Tue Apr 17th, 2007 at 12:13:49 PM EST
I have actually met Diana Johnstone. Like myself, she is well above average height-wise. She is enough older than me, five to seven years (I'm 61) to have not been so swept up in a lot of the crazinesses of those times known as the 60's. She also probably had a much more solid grounding in left-wing politics. While my father was taken to socialist marches on his immigrant father's shoulders during the times of Wobbly strife in Chicago, he himself settled on a solid respect for FDR's role in the Great Depression. He died during my twenties, so I never got a real chance for a true peer exchange of political history from his perspective.
But I digress. I became a fan of Diana Johnstone from the days of her writing about Europe for "In These Times". She has always been a radical's radical. I fully realized that when she defended Serbia during the breakup of Yugoslavia. But if you don't already have an appreciation for Johnstone's political complexity I will not be able to do her justice.
So here's the point of this post. I am looking for some fine-tuning of the observations she and Jean Bricmont bring to the current presidential race going on in France. She says a lot of things in this article, "A Coming Political Tsunami", over at "radical" CounterPunch and I will blockquote a bit. But feel free to read and comment here on any part of the article.
Despite a dozen candidates to choose from, a striking aspect of this campaign has been the enormous number of undecided voters. This is an effect of the crisis of European democracy : more and more powers have been devolved to the central EU bureaucracy in Brussels, in general with the support of the Socialists and the Greens. The European left (especially the Greens) have defended this devolution as the necessary cure for "nationalism", condemned as the greatest evil. The result is that economic policy is firmly under control of powerful business lobbies intent on transforming Europe into a profitable field for financial investment, notably at the expense of wage costs, social welfare and public services. People recognize by now that no candidate can possibly redirect economic policy and therefore keep his social promises, whatever they are. The only autonomy left, assuming the European construction does not make further "progress" towards "integration", is in foreign policy, which, in France, is the prerogative of the president of the Republic. That is where a Sarkozy victory might make a big difference, since he would eagerly align himself with the U.S. and Israel.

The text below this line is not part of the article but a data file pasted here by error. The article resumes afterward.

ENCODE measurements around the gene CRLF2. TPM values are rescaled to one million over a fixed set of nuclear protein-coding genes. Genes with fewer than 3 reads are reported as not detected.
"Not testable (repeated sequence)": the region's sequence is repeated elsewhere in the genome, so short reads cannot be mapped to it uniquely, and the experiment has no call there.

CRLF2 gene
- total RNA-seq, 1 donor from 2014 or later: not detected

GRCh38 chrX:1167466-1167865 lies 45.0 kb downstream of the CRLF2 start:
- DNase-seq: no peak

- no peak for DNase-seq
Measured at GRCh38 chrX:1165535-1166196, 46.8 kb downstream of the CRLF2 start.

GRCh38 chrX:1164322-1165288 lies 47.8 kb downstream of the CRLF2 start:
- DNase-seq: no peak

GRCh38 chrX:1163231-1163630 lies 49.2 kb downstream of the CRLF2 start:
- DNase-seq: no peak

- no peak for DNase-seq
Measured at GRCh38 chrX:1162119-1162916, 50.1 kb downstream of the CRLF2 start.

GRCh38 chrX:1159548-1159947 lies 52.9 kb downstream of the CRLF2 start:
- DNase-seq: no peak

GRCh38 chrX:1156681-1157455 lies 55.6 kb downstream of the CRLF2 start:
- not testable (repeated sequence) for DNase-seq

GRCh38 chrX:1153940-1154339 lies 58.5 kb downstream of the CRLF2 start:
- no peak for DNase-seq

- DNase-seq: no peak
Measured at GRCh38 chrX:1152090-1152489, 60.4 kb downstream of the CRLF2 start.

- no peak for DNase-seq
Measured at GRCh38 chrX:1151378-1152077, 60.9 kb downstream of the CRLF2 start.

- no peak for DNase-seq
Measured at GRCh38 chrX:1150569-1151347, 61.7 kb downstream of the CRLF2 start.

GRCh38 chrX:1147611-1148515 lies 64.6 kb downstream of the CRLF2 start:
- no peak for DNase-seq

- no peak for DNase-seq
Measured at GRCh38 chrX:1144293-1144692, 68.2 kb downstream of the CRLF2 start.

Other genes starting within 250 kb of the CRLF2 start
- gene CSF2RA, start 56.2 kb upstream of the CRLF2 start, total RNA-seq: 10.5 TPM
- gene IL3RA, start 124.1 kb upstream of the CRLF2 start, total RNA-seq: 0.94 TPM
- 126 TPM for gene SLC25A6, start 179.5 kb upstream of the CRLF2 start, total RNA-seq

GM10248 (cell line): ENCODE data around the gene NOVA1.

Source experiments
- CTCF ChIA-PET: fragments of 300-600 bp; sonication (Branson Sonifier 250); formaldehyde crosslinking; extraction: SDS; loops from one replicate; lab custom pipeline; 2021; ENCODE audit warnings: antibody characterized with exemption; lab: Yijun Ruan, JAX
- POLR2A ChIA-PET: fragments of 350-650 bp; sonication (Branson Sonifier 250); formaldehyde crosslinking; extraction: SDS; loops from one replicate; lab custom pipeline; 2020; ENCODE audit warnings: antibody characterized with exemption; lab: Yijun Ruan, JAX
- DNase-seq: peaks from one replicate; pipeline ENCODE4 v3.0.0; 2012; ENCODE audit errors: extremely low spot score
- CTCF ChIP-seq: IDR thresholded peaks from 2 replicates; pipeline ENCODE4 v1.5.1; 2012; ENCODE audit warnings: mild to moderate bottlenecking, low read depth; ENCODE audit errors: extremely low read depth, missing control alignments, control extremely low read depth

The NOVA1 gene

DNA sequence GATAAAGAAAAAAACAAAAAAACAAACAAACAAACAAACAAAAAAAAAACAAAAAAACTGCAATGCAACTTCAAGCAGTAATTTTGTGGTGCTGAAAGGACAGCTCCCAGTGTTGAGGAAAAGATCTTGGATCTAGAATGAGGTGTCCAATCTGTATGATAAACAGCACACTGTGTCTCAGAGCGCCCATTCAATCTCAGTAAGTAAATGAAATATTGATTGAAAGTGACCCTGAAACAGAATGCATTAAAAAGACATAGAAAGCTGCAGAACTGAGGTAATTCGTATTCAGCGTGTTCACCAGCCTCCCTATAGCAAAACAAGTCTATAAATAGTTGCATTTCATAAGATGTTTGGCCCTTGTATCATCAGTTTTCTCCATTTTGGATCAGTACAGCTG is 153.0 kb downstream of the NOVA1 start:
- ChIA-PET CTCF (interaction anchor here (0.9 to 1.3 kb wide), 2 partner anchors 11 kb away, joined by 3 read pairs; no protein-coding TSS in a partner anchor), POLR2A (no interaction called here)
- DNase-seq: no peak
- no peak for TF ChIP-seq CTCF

The polls are made highly unreliable by the large number of undecided voters, not to mention those who refuse to tell the truth or who simply hang up on the telephone pollsters. It is by now well known that Le Pen's voters, in particular, are reluctant to reveal their true intentions.
So what can be expected on April 22 ? Le Pen may do well where least expected, in ethnically mixed working class areas, while possibly losing votes on his right to Sarkozy, who has been fishing in National Front waters. The radical left is too fragmented to fulfill the promise of the 2005 referendum movement. Royal has been playing too much to the center to gain "useful" votes from the radical left, although she will probably take votes away from the Green and Communist Party candidates, who appear to be heading for humiliating defeat. Still, the mainstream left once again risks not making it into the second round, and if it does, risks being defeated by Sarkozy.
The only candidate who, according to polls, has a good chance to beat him is Bayrou, whose electorate is the least stable. The worst case scenario, improbable but not impossible, would be a Le Pen/Sarkozy runoff, leading to a huge victory for Sarkozy. This would be the ghastly climax of a process that started with Mitterrand and led the left, including the CP, into increasing isolation from the working class.